Everything you need to know about homeowners insurance deductibles, how they work, and how choosing the right deductible can save you money.
Just like your auto insurance, health insurance and other policies that protect you, your loved ones and your belongings, your homeowners insurance policy comes with a deductible. Determining how high or low your home insurance deductible should be is a little bit different for each insurance type, though.
When it comes to homeowners insurance, your bottom line is the most important factor in determining your deductible – the out-of-pocket expenses you can afford should you need to file an insurance claim. (We can help you pull homeowners insurance quotes. Here's everything you need to know about homeowners insurance deductibles and how to choose the right amount based on your needs.
Like car insurance, you pay your deductible every time you file a home insurance claim. The only exception to this is in Florida, where you pay hurricane deductibles per season rather than for each individual storm.
If a claim is filed and it involves two or more components – let’s say, hazard coverage (involving your house or personal property) and liability coverage (a guest in your home was injured during said hazard) – you only need to pay the deductible for the hazard claim. If the guest sued at a later date and your liability coverage was needed, the deductible you already paid would cover both claims.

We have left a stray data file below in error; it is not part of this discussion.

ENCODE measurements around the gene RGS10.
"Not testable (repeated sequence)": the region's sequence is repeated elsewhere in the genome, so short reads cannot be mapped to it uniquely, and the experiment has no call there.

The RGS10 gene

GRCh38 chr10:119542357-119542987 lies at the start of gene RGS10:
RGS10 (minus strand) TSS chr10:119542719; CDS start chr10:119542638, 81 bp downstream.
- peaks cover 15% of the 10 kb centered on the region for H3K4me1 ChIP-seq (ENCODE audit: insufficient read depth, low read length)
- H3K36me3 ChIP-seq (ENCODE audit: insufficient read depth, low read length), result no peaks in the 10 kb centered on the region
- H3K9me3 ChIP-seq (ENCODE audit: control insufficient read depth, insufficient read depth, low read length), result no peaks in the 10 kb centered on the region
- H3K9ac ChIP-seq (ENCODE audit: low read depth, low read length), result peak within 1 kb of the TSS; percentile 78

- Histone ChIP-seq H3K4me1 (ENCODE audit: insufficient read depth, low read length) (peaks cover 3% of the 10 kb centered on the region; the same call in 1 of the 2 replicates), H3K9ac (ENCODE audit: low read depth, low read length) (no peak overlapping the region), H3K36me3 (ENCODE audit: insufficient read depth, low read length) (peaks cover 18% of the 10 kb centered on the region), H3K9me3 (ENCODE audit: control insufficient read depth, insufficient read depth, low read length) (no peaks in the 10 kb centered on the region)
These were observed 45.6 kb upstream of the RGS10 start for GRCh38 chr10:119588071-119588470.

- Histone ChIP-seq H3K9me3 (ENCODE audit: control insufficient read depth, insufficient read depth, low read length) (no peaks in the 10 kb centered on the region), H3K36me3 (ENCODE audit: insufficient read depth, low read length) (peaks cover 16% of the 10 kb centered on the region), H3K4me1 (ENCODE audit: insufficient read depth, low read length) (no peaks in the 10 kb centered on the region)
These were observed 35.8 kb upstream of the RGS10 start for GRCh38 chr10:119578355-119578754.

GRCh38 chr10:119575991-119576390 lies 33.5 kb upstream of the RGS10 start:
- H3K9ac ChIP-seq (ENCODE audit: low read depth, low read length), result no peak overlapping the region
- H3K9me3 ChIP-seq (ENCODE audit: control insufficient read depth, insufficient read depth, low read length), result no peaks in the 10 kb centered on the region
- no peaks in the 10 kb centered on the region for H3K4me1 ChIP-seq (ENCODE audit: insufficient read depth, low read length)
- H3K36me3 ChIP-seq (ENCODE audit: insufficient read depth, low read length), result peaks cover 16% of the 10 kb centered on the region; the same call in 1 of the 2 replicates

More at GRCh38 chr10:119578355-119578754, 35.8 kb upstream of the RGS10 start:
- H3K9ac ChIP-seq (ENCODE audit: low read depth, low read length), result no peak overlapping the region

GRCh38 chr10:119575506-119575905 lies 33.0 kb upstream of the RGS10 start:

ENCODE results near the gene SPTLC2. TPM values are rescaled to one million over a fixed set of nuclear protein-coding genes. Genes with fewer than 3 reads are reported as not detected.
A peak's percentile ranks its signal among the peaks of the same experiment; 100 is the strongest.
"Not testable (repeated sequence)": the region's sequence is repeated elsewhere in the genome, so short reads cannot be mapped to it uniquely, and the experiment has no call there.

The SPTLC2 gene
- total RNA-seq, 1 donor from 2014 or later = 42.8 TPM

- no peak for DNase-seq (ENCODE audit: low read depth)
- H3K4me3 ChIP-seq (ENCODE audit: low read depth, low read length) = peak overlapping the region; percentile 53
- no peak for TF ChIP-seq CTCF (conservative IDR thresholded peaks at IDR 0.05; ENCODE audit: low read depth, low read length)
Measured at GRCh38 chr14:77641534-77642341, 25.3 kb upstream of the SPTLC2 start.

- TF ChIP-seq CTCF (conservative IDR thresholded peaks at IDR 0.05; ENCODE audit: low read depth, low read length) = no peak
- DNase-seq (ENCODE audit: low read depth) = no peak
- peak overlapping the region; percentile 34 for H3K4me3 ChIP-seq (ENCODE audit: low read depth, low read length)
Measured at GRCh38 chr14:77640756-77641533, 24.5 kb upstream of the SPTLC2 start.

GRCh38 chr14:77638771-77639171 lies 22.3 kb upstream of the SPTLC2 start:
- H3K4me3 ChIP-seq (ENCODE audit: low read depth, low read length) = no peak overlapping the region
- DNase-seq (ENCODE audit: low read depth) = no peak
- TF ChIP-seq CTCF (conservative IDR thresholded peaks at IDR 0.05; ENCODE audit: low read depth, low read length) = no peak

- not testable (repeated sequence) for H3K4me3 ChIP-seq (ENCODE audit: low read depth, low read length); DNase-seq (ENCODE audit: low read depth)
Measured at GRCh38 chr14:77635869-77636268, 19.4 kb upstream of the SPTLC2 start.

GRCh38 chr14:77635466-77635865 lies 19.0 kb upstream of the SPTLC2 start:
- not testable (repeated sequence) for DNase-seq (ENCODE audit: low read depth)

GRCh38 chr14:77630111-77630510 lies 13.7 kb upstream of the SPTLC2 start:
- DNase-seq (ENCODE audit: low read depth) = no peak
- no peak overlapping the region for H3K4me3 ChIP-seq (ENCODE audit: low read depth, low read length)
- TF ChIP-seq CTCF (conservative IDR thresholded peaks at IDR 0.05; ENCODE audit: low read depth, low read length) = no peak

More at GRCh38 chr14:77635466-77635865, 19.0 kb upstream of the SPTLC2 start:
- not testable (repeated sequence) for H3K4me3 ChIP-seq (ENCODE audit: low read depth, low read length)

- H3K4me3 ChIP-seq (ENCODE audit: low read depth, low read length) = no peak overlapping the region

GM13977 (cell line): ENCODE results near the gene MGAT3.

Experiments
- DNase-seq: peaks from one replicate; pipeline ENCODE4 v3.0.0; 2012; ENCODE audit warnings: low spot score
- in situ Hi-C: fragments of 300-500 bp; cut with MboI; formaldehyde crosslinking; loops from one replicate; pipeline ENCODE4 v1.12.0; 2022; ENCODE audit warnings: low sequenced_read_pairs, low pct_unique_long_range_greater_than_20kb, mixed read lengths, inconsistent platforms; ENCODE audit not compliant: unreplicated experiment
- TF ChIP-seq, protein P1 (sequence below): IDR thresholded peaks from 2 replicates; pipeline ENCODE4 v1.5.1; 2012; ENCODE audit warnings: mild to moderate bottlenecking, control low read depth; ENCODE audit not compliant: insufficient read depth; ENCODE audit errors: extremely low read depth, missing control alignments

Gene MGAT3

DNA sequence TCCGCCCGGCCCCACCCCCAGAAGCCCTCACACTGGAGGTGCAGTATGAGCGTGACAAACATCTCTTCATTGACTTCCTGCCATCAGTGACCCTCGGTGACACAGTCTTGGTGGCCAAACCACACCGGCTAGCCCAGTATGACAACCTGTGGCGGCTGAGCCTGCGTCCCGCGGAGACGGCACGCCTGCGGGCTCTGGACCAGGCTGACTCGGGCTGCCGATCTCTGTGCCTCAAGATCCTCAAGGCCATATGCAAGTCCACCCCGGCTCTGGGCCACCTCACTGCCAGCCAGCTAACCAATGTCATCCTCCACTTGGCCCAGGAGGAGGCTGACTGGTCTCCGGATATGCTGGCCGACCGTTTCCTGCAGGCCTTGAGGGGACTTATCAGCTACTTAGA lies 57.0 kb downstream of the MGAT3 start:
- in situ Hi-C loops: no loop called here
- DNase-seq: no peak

There are two home insurance deductible-types on your standard policy – dollar amount deductibles and percentage deductibles. In both cases, it’s the amount taken off the top of a claim payment; after you pay your deductible, the insurance company pays out the remainder of the claim.
A dollar amount deductible is the fixed dollar amount that you, the homeowner, pay out-of-pocket when you file a claim for a covered loss. There are usually three dollar amount deductibles to choose from: $500, $1,000 and $1,500, with the $1,000 option being the most popular deductible option.
If you have a $1,000 deductible and you file a claim because a tree fell on your house and it's determined it costs $6,500 to fix the damages, you will pay the first $1,000 of the repair costs and your insurance company will pay you the remaining $5,500 to cover the remaining costs.
Percentage deductibles are specific to homeowners policies and are calculated based on the percentage of your home’s insured value. That means if your house is insured for $200,000 and your policy has a 1% deductible, $2,000 is the amount that would be deducted from any claim payment. If your total loss was $15,000, the coverage amount would be $13,000.
The first thing to consider when determining your deductible is how it will affect your premiums. The higher your deductible, the lower your premiums, and vice-versa.
According to William Davis of the Insurance Information Institute, limiting your out of pocket expenses is virtually the sole reason for choosing a lower deductible policy, otherwise, its up to the policyholder and their circumstances.
"There really aren't any other benefits other than having to pay less out of pocket in the event of a loss," he said. "But policyholders should discuss their individual situation and insurance needs with their company representative or agent to ensure they understand their coverages, the deductibles that are available and how those things will affect them in the event of a loss."
He also noted that deductibles can be a very important issue in some areas, particularly in hurricane-prone places.